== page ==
Spotted this post over at the DCUK forum:

by rory robertson » July 20th, 2013, 6:15 pm
Believe it or not, Mexicans now are fatter than Americans on average. No prizes for guessing why. I'll CC you on the answer to that one: ... co-obesity

Readers, I am an Australian promoting a ban on all sugary drinks in all schools across the world. That's all! Join the push to kill the global uptrends in obesity and type 2 diabetes, to give all kids a fairer start in life: ... ks-Ban.pdf 

If you think that sugary drinks are a disaster for private and public health - as I do: ... 7.full.pdf - then a serious new problem appears to be low-fat and low-GI "breakfast drinks".

The engineering of new unhealthy sugary choices is occurring under our noses. For example, at least one well-known producer engineering sweet beverages for kids and adults adds “cane sugar”, “fructose”, “corn syrup”, “banana puree”, honey (more fructose) and/or “stevia extract” to its products, with up to five of those sweeteners sometimes in the one concoction (click onIngredients in) ... ive-banana

In 2012, Australia's only ever widely trusted nutritionist Dr Rosemary Stanton was surprised to learn in a public discussion that a particularly yummy drink for kids and adults contained added fructose and added corn syrup, on top of added cane sugar. Long a champion for Australian public health, Dr Stanton’s absolutely appropriate response was to rubbish the product: ... -gain-7424 :thumbup: 

By contrast, some of Australia's other high-profile "Dietitians" – often wearing second hats as food-industry service providers - promote sugary “low fat” and “low GI” products as healthy options. One recently rated CoCo Pops in sugary drink form as “16 out of 20” in terms of “Nutrition”!Almost unbelievable! (Google it.) :crazy: 

As Sanitarium above demonstrates, the fundamental flaw of the Glycemic Index (GI) approach to nutrition is that it provides an implicit green light to add sugar when the need for improved public health requires added sugar be removed. :sick:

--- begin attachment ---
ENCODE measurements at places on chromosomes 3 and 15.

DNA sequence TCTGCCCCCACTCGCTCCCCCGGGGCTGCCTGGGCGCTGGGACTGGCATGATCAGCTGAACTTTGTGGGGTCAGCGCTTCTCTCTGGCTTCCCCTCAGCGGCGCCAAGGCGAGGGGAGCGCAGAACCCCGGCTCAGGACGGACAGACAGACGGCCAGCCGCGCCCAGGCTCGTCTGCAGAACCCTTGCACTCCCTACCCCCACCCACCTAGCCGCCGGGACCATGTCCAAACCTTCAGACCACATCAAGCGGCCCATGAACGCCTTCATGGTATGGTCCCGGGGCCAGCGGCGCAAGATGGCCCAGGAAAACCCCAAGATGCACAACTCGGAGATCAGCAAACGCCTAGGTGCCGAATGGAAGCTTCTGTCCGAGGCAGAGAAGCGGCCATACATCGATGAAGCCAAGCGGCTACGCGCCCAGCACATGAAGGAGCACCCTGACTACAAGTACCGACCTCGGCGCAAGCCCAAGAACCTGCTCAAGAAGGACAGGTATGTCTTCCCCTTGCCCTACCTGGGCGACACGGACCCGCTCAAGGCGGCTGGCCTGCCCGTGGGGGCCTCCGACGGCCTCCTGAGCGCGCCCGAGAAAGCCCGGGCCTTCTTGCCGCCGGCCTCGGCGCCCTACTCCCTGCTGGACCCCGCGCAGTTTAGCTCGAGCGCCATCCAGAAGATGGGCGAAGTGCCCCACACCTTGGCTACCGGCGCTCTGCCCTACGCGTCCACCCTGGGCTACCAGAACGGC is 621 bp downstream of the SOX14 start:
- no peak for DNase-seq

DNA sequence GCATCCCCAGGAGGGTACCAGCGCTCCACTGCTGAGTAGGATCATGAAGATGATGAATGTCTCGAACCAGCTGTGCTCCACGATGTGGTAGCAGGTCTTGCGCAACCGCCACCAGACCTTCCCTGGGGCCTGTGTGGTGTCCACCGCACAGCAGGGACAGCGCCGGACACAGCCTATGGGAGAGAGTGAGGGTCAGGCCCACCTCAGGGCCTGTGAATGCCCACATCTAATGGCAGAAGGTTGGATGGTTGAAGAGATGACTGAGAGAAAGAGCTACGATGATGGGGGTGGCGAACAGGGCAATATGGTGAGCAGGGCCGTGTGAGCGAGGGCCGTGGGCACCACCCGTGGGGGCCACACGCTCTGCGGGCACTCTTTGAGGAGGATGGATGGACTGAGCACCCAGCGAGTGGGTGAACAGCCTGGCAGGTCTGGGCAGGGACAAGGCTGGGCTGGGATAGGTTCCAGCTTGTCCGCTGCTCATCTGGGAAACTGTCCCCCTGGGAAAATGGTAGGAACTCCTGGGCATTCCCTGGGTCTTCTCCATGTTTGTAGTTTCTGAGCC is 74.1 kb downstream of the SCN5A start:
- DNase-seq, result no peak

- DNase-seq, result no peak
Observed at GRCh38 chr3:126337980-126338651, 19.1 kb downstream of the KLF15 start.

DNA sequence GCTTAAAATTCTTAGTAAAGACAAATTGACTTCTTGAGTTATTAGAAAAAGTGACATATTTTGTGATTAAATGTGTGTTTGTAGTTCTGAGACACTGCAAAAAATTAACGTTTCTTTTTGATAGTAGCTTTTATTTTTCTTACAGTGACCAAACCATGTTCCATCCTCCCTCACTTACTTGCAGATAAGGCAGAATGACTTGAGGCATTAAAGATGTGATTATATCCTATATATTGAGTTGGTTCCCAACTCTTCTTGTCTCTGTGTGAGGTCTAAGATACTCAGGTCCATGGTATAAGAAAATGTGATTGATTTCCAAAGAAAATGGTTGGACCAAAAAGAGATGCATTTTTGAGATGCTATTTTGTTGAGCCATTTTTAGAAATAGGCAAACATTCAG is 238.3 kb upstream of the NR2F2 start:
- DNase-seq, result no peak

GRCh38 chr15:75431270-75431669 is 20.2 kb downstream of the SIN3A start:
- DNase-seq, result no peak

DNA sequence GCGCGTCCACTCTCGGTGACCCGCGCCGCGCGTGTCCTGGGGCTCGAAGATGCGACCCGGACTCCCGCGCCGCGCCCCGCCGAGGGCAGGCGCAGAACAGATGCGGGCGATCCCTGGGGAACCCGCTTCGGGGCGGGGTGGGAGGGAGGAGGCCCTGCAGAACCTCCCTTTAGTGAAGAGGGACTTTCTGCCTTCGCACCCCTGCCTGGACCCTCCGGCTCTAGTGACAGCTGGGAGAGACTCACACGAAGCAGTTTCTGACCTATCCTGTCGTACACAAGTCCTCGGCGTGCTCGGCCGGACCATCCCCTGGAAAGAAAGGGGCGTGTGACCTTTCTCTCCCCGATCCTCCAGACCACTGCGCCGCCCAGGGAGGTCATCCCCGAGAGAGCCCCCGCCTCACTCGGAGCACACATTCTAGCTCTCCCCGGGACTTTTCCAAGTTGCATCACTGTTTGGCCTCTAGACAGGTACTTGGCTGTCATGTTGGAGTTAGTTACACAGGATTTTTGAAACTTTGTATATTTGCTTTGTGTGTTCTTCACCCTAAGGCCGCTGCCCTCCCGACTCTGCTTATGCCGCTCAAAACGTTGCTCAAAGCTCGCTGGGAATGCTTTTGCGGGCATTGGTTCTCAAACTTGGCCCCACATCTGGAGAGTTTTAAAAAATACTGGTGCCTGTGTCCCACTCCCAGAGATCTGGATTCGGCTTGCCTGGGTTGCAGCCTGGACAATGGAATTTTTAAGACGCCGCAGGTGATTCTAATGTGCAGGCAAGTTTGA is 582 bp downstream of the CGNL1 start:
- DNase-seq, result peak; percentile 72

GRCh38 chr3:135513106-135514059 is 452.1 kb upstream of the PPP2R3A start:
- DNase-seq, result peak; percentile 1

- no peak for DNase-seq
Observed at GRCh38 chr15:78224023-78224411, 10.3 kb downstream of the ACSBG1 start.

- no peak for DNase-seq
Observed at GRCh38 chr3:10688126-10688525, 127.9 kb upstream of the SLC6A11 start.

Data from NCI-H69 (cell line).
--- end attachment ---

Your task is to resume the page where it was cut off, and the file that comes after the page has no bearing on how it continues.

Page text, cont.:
Now, according to the story told to us plebs, low=good GI readings are 55 and under, for broccoli as well as processed high-carb junkfoods. Another critical but apparently little-known fact is that adding super-low GI=19 fructose - the “sweet poison” half of added sugar - to any product mix is a recipe for a lower GI reading.

Yes, check out the yummy low-GI readings for sugary “Coca Cola” (53 in Australia), “Snickers” bar (41) and “Carrot” cake (36-39) in :oops: 

The University of Sydney is charging food companies up to $6,000 a pop for stamping low-GI sugar and sugary processed-carb foods as Healthy: pp. 10-11 at ... ochure.pdf ; and pp 4-5 at ... vities.pdf (If the link fails, please google “PDF Reformulating Glycemic”.)

Notably, Australia’s National Health and Medical Research Council went out of its way in February to dismiss the University of Sydney’s pro-sugar Glycemic/Glycaemic index approach to nutrition as unhelpful and unreliable: 

The US review found strong and consistent evidence that glycaemic index and/or glycaemic load are not associated with body weight and that modifying either of these does not lead to greater weight loss or better weight management. [footnote 198] There is considerable variability in these indices, depending on inter-and intra-individual factors and the form of food (including the degree of processing, stage of ripeness, cooking and cooling times), which may limit practical application.[footnote 199] These factors were not included in the literature review to inform the revision of these Guidelines. 
(p. 20 of 2013 Australian Dietary Guidelines)


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